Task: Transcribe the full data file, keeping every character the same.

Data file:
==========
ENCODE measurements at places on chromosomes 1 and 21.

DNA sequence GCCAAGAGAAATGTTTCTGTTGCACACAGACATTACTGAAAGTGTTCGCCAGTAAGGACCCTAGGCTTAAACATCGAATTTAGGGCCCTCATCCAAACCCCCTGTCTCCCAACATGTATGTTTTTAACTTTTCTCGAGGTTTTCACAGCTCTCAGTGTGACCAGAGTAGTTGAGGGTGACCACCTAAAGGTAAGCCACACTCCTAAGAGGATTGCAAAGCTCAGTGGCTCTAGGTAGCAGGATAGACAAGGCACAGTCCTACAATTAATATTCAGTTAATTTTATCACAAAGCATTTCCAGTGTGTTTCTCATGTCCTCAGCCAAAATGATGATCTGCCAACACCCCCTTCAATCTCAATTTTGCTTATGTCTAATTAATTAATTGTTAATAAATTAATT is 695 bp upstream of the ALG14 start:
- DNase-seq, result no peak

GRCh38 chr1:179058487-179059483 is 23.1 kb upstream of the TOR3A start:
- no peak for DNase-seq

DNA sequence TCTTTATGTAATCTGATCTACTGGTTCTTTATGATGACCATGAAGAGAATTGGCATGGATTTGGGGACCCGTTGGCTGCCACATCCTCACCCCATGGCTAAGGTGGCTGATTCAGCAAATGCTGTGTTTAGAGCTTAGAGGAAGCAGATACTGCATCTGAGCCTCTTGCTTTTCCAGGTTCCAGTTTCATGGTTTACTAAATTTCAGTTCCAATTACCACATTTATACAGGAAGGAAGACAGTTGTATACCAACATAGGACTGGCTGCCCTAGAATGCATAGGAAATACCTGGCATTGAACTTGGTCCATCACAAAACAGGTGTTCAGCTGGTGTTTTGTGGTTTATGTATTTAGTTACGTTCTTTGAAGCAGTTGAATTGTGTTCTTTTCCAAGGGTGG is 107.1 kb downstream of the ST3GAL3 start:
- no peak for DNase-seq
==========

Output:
ENCODE measurements at places on chromosomes 1 and 21.

DNA sequence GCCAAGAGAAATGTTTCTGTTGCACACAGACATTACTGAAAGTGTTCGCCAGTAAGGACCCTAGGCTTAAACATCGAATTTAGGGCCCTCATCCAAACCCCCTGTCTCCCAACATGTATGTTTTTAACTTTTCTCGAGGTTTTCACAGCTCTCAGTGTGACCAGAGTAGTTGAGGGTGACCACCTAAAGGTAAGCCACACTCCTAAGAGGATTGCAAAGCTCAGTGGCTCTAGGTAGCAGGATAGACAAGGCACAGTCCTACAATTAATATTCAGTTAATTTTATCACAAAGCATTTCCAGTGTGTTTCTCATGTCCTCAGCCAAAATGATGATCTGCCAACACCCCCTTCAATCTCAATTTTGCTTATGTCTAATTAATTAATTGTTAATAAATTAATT is 695 bp upstream of the ALG14 start:
- DNase-seq, result no peak

GRCh38 chr1:179058487-179059483 is 23.1 kb upstream of the TOR3A start:
- no peak for DNase-seq

DNA sequence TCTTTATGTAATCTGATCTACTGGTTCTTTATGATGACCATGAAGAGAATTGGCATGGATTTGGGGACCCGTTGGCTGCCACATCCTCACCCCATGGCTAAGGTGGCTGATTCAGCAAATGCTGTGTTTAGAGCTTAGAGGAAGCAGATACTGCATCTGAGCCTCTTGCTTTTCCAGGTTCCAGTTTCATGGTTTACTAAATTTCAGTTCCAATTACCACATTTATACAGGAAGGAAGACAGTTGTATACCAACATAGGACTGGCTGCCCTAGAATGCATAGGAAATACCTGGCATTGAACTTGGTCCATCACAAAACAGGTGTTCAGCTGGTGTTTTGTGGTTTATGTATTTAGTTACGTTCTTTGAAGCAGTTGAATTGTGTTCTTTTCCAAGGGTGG is 107.1 kb downstream of the ST3GAL3 start:
- no peak for DNase-seq